Friday, December 23, 2011

The Gifts of the Magi: A Cure of Arthritis?

Gold, Frankincense, Myrrh. According  to the Gospel of Matthew those are the gifts brought to Jesus by the Magi. But what were they for? Over the years I have heard various explanations including: spending money for the trip to Egypt, for his eventual burial . . .  But apparently it was for the cure of arthritis and other similar diseases. At least that is what recent studies are saying:


A remarkable new treatment for arthritis made from boswellia serrata (frankincense) and commiphora molmol (myrrh) has been found to be as successful at reducing pain and inflammation caused by arthritis as conventional painkillers.The two ingredients have a medical history of relieving the inflammation associated with rheumatic and osteopathic forms of arthritis.There have been more than 20 scientific studies carried out on these two ingredients in the past 15 years for the treatment of arthritic and other inflammation, the most recent of which was this year at the Indira Gandhi Medical College at Nagpur in India. The boswellia serrata tree is found in India.
The study found that the myrrh extract significantly reduced swelling in hands and feet. It is thought to work by reducing the levels of leukotaxine (a chemical produced by injured tissue that causes inflammation) as well as helping to reduce the permeability of blood capillaries, which can also add to inflammation and pain in joints and surrounding tissue.Myrrh, when taken orally in the same trial, helped reduce inflammation associated with ulcerative colitis and Crohn's disease, which are also thought to be triggered by high levels of leukotaxine in the intestinal tracts. The first UK trial of this treatment is being carried out by Dr Robert Jacobs, a GP from Devon, on 30 of his arthritic patients.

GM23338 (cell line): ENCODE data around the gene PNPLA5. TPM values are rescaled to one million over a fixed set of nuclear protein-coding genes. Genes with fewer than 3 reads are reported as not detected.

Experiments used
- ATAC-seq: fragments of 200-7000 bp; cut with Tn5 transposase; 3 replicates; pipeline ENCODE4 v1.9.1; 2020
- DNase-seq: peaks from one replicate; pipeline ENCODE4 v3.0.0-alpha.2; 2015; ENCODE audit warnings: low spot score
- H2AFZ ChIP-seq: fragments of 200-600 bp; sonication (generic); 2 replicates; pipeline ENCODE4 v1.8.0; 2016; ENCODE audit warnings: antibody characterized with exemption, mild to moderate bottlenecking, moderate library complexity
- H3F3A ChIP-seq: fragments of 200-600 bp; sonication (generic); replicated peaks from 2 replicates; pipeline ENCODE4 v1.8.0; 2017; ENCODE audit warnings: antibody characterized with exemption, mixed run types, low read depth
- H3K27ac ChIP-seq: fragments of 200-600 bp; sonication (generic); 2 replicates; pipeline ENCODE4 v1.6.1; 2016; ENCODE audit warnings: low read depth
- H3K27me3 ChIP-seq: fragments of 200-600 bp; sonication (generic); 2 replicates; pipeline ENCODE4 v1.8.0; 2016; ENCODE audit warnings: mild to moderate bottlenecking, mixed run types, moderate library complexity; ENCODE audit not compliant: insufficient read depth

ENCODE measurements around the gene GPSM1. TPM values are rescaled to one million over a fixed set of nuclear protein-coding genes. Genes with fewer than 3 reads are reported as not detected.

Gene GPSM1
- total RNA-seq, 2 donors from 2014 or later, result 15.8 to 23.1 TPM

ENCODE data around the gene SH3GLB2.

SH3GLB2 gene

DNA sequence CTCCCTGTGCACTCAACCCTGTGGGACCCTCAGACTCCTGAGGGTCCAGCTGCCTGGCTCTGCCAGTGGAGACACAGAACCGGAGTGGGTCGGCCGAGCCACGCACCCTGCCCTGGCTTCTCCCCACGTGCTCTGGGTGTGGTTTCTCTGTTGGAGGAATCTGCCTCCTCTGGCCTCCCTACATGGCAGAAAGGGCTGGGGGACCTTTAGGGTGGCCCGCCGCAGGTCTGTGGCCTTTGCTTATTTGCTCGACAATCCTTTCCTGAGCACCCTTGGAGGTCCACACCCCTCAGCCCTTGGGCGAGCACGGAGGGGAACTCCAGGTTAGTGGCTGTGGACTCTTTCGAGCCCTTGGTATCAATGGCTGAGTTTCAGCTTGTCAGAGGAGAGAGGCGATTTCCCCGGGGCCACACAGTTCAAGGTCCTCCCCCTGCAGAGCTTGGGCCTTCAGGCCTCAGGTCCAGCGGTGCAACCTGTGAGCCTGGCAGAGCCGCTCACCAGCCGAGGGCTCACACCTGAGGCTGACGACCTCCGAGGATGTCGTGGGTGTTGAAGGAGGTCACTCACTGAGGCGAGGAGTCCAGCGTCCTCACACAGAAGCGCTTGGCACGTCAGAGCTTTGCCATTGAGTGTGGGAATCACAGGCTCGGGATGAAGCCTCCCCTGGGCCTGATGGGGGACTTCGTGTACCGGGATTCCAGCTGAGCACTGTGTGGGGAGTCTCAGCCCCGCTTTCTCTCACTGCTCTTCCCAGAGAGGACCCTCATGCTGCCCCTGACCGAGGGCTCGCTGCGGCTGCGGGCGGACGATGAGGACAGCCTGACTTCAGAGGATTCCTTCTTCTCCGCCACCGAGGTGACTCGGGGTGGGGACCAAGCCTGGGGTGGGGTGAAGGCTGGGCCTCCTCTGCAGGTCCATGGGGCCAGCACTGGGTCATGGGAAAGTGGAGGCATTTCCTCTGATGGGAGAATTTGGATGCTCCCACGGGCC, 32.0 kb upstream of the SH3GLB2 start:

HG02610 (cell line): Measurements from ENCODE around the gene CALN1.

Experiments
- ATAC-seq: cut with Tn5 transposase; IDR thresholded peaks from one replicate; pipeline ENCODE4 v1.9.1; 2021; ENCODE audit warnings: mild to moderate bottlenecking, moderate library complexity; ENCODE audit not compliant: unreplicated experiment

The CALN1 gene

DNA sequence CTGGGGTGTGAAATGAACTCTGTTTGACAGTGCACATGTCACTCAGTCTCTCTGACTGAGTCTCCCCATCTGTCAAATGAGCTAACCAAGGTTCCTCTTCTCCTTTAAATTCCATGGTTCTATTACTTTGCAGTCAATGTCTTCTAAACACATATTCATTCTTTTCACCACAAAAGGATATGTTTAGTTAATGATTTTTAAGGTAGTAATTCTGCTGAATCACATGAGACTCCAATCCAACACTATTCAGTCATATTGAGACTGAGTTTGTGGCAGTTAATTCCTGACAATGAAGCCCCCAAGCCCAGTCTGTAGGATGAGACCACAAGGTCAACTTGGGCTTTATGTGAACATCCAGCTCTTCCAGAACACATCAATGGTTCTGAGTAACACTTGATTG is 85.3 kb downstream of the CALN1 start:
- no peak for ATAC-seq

You can read the rest of the article here and here.

I am not sure how much of this to believe. But I do think that that some gold would help me to forget my aches and pains for a while.

2 comments:

  1. I don't know about the rest of your readers, but I seem to remember (back when I was in college) incense being used in numerous non-controlled, non-clinical trials in combination with certain other smoldering medicinal herbal remedies that were said to induce states of mild euphoria and pain relief. Could these Magi have been on to something, way back then? Dude!

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